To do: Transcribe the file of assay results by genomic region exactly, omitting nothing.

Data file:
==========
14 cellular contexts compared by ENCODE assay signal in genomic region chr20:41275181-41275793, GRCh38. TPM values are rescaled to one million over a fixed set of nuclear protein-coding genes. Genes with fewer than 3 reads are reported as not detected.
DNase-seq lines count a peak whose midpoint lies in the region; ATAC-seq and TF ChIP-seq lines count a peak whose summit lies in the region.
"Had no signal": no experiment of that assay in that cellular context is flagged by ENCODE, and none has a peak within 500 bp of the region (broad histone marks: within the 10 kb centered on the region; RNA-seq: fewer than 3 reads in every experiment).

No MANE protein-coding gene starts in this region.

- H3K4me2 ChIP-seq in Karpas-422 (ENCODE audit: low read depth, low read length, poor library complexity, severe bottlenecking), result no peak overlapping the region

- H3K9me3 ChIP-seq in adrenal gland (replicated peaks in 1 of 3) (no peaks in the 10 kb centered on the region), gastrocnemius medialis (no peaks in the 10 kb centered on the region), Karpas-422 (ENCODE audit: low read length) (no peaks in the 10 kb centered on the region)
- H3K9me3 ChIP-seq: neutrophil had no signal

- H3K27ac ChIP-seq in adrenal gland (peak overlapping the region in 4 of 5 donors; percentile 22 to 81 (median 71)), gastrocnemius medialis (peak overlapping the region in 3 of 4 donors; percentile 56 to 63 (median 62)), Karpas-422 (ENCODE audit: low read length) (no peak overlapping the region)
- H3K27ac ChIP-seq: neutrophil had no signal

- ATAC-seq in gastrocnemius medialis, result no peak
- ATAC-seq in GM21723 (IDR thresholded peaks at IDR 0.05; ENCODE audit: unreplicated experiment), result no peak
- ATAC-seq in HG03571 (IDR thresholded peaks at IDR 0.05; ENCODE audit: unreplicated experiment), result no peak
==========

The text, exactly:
14 cellular contexts compared by ENCODE assay signal in genomic region chr20:41275181-41275793, GRCh38. TPM values are rescaled to one million over a fixed set of nuclear protein-coding genes. Genes with fewer than 3 reads are reported as not detected.
DNase-seq lines count a peak whose midpoint lies in the region; ATAC-seq and TF ChIP-seq lines count a peak whose summit lies in the region.
"Had no signal": no experiment of that assay in that cellular context is flagged by ENCODE, and none has a peak within 500 bp of the region (broad histone marks: within the 10 kb centered on the region; RNA-seq: fewer than 3 reads in every experiment).

No MANE protein-coding gene starts in this region.

- H3K4me2 ChIP-seq in Karpas-422 (ENCODE audit: low read depth, low read length, poor library complexity, severe bottlenecking), result no peak overlapping the region

- H3K9me3 ChIP-seq in adrenal gland (replicated peaks in 1 of 3) (no peaks in the 10 kb centered on the region), gastrocnemius medialis (no peaks in the 10 kb centered on the region), Karpas-422 (ENCODE audit: low read length) (no peaks in the 10 kb centered on the region)
- H3K9me3 ChIP-seq: neutrophil had no signal

- H3K27ac ChIP-seq in adrenal gland (peak overlapping the region in 4 of 5 donors; percentile 22 to 81 (median 71)), gastrocnemius medialis (peak overlapping the region in 3 of 4 donors; percentile 56 to 63 (median 62)), Karpas-422 (ENCODE audit: low read length) (no peak overlapping the region)
- H3K27ac ChIP-seq: neutrophil had no signal

- ATAC-seq in gastrocnemius medialis, result no peak
- ATAC-seq in GM21723 (IDR thresholded peaks at IDR 0.05; ENCODE audit: unreplicated experiment), result no peak
- ATAC-seq in HG03571 (IDR thresholded peaks at IDR 0.05; ENCODE audit: unreplicated experiment), result no peak